A dispute arose during the development of Bedford Park, Chiswick. Mr Carr had sold some of his land to the defendant, who became the owner of four houses built on the land and the soil of the street which ran between them. Mr Carr still owned two houses in the same street, which was not yet adopted as a highway. Problems arose over the drainage of the street, and Mr Carr agreed with the plaintiff board that he would build a sewer along the street to one of its pumping stations. The defendant allowed Mr Carr to build part of this new sewer through his land, provided that he then connected the defendant’s houses with the sewer. Mr Carr subsequently defaulted on this agreement, and the defendant retaliated by blocking the sewer where it passed through his land. The plaintiff board, as the local authority in whom all the sewers within the district were vested, then sued the defendant for blocking the sewer. Mr Carr supported the plaintiffs in these proceedings, in which the defendant contended that the sewer was not vested in the local authority because it had been constructed by Mr Carr for the improvement and advantage of his property, and therefore for his own profit, thus falling within one of the exceptions in section 13 of the Act. He also contended that the drain was not a sewer within the meaning of section 4 of the Act.
Held: The court dismissed the first part of the defence because almost every sewer in every street of every suburb of every town in England might be considered a sewer made for the profit of the person who constructed it. He was satisfied that he should examine the purpose for which this sewer was built, and he found that it was made for the purpose of draining all the houses in the street, and this did not fall within the first exception in section 13(1). On the second part of the defence, the Court found that the sewer had been connected to three of the houses in the street before the defendant blocked it. Since the word ‘drain’ meant any drain of and used for the drainage of one building only, and the word ‘sewer’ had the meaning we have set out in paragraph 7 above, he was satisfied that this drain was a sewer. He said: ‘I therefore cannot have any doubt as to the meaning of the Act. It was to give the largest possible interpretation to the word `sewer’ and most clearly to include a drain like this, actually laid down and intended to be connected with all the houses in an intended street which required to be connected with it. That must be within the meaning of the word `sewer’, at any rate, after more than one house had been connected with it.’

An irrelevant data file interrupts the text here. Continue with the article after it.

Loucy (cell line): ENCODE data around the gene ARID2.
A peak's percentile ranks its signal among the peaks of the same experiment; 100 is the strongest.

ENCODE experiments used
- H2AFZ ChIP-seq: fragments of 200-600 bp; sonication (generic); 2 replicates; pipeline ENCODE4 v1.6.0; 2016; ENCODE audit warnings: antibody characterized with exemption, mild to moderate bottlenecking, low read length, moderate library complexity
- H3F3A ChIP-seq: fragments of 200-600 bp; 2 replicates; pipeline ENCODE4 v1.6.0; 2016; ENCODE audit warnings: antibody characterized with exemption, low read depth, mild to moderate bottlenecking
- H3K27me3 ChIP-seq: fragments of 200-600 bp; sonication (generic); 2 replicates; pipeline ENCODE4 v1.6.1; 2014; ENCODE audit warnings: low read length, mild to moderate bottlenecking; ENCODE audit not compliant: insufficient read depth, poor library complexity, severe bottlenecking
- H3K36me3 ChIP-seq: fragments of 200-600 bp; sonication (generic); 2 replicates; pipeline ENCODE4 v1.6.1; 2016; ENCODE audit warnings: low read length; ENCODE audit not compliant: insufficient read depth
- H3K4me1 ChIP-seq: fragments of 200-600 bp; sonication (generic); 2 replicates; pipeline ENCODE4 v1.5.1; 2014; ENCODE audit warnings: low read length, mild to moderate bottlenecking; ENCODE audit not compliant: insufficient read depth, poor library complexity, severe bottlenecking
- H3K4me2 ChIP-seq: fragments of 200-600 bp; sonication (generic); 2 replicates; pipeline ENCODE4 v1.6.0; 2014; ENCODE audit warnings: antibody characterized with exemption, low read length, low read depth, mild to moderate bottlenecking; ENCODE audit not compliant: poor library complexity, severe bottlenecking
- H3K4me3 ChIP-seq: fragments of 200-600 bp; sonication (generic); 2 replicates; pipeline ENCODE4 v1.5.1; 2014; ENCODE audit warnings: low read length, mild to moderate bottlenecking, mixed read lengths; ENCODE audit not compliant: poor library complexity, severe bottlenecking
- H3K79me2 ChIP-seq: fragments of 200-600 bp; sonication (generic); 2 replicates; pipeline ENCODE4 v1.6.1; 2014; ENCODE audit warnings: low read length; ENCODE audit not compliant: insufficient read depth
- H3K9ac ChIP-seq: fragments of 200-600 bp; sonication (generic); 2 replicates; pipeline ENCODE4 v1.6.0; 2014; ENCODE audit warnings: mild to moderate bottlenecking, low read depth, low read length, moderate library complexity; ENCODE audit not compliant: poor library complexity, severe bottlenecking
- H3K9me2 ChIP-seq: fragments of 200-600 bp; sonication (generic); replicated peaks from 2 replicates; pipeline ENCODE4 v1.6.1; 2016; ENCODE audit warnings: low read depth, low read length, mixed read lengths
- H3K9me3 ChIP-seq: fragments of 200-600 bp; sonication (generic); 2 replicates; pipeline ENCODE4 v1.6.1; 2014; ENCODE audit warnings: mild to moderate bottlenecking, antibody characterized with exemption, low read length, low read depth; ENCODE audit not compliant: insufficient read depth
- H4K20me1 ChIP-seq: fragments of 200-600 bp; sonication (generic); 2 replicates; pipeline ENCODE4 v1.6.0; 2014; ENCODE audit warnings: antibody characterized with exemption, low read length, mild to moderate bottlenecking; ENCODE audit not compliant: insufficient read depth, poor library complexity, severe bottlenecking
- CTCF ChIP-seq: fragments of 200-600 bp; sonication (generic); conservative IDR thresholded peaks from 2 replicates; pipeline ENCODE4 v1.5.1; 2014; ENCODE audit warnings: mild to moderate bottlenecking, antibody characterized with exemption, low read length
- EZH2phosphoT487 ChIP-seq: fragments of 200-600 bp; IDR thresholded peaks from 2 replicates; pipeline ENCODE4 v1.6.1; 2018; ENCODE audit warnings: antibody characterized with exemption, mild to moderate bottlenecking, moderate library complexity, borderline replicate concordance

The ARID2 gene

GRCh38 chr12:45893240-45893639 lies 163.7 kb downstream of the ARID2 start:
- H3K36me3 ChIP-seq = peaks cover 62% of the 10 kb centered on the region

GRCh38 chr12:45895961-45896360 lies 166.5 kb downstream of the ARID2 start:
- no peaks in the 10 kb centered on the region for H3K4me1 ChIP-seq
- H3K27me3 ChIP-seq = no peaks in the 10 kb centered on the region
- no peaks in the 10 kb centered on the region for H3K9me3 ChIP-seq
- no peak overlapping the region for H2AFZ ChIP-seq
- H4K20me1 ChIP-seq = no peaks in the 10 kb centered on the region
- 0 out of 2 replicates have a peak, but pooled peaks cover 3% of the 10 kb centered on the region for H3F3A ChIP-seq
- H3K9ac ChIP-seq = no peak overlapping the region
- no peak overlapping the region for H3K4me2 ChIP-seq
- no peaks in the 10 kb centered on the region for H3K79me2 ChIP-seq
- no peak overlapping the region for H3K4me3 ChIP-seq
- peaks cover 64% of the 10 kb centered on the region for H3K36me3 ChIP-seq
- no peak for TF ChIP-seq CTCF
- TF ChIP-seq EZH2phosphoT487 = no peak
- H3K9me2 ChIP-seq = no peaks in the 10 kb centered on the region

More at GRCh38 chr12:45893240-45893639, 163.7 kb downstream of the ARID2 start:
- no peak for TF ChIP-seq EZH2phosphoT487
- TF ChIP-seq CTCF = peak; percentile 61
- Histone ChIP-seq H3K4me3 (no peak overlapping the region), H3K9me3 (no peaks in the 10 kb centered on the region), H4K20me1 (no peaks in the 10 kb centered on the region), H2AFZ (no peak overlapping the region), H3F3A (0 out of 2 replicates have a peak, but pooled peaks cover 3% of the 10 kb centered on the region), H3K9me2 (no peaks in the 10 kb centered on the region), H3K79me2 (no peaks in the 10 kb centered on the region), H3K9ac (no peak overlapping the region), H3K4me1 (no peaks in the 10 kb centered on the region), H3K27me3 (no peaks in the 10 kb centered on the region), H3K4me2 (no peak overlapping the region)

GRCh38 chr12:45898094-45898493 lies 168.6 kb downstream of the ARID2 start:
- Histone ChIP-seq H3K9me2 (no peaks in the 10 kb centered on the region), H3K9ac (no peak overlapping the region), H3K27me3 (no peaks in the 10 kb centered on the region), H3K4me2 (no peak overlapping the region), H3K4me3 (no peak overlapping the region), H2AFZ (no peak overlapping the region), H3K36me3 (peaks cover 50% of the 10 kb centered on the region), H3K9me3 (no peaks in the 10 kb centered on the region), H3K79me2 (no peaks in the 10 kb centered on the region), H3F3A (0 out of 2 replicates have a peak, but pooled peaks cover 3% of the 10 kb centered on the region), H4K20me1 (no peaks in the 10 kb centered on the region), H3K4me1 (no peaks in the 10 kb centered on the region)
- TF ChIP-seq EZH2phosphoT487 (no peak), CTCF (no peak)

(1884) 27 ChD 283
Public Health Act 1875
England and Wales
Cited – City of Bradford Metropolitan District Council v Yorkshire Water Services Ltd Admn 19-Sep-2001
The Council issued a nuisance notice in respect of sewage being deposited on a property within its area. The statutory nuisance was accepted. The issue was as to whether the sewage system was a public sewer. The judge had found that the original . .
Lists of cited by and citing cases may be incomplete.
Updated: 13 January 2022; Ref: scu.179851